François Pinault Wants New Paris Museum to Bring Harmony to the City
Pinault hopes art can bring comfort to a nation shaken by a string of terror attacks.
The French mega-collector and billionaire owner of Christie’s François Pinault is keen on speeding up the development of his Paris museum in an attempt to encourage positivity after the string of terrorist attacks that have rocked Paris and the whole of France over the last year.
Earlier this year, Pinault announced plans for a museum built in the Parisian district of Les Halles. The final plans were given the final go-ahead by the Paris City Council last month, and the museum is now slated to open in 2018.
“In the face of this barbarism, the only possible reaction is to move forward,” Pinault told the New York Times. “As André Malraux said, ‘Art is the shortest path from man to man.’ That is what prompted me to accelerate the completion of my project in Paris,” he added, explaining the impulse behind the project.
Pinault, also wants his museum to reach beyond the historic center of Paris and into the suburbs, the poorer and more disenfranchised areas of the city.
“By creating a museum in Paris, I do not seek to impose a trace, but to make my contribution to history,” Pinault told NYT. “The works of art will always have the last word.”
The project will see Pinault restore the historic Bourse de Commerce with an interior designed by the Japanese architect Tado Ando. Ando is the man responsible for the renowned “art islands” off the coast of Japan, including Naoshima, which houses a hotel and spectacular museums.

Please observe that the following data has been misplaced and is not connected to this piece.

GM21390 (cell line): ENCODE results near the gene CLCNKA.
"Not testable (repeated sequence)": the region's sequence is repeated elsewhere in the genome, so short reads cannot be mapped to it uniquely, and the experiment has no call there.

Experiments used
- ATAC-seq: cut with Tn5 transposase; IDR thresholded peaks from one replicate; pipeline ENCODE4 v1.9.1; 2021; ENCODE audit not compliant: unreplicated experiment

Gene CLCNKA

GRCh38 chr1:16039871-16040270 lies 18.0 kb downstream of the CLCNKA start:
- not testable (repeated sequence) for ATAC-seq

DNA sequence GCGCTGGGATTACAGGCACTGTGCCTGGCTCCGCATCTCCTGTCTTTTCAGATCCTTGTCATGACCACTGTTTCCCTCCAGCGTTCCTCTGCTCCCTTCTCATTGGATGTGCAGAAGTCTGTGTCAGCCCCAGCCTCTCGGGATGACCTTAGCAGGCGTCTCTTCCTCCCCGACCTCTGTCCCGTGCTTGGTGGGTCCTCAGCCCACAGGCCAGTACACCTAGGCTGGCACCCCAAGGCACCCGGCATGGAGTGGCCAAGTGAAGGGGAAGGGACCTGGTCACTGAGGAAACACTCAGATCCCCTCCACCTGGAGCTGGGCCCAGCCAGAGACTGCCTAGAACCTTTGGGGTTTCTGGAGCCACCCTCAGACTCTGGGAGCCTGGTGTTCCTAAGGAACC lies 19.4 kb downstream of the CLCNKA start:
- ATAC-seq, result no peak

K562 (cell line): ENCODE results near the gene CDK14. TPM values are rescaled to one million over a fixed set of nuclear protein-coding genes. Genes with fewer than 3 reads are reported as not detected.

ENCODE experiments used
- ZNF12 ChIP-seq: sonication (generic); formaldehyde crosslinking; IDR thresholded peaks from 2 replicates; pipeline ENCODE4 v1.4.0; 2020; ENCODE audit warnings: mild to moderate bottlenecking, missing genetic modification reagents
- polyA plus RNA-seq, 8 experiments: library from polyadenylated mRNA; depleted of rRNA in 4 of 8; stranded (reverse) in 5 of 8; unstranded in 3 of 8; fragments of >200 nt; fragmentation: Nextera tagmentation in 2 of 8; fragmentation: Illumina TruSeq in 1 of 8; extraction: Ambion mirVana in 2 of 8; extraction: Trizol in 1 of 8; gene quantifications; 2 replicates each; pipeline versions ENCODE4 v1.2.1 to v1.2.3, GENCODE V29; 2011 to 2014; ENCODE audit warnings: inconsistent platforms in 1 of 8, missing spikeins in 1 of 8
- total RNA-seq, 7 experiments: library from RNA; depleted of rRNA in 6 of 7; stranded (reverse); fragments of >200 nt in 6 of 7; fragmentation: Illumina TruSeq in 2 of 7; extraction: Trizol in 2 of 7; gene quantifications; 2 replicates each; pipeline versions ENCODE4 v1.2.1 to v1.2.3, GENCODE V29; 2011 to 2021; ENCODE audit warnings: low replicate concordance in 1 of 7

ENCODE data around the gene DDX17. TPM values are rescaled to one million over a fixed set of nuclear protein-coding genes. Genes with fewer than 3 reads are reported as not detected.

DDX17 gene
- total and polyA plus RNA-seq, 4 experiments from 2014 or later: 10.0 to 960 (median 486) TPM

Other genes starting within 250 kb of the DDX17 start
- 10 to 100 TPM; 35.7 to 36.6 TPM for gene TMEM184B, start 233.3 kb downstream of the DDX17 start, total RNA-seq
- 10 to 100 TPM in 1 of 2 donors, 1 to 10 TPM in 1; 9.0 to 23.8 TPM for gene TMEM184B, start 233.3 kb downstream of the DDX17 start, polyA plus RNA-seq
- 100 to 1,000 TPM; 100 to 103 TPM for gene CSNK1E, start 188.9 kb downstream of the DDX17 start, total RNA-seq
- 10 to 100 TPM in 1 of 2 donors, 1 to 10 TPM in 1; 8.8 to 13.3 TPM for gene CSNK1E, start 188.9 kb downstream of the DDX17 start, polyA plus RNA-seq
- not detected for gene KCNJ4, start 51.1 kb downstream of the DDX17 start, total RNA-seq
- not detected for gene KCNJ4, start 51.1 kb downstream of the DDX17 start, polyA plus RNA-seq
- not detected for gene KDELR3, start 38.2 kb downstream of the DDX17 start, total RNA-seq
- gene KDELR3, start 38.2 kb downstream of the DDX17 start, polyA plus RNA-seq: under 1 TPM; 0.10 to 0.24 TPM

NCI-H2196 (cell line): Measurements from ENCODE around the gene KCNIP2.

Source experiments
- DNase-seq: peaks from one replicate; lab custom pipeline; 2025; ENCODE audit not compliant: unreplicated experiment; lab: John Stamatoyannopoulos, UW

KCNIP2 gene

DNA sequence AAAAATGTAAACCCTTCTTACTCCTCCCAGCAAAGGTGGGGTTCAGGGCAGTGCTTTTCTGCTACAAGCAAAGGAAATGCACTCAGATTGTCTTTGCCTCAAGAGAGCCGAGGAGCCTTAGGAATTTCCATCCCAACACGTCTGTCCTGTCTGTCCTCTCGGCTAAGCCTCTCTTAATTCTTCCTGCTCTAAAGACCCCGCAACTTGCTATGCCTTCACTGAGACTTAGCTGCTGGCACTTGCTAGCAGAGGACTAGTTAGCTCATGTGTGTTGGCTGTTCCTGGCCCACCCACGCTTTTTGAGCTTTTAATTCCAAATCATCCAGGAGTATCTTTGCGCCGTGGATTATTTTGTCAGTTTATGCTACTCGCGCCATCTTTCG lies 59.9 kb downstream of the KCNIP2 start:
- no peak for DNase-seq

The billionaire has signed a 50-year lease with the City of Paris and is putting up the money for the €50 million ($55 million) renovation, as well as being responsible for all future running costs of the museum.
Pinault also has a reputation for adventurous collecting and for supporting younger artists such as Dahn Vo, who curated a fantastic exhibition last year at the Pinault Foundation at Palazzo Grassi in Venice.
Pinault’s museum will join the Louis Vuitton Foundation, the brainchild of Bernard Arnault, chairman of fashion giant LVMH. Arnault’s $143 million, Frank Gehry-designed museum opened in Paris in October 2014.
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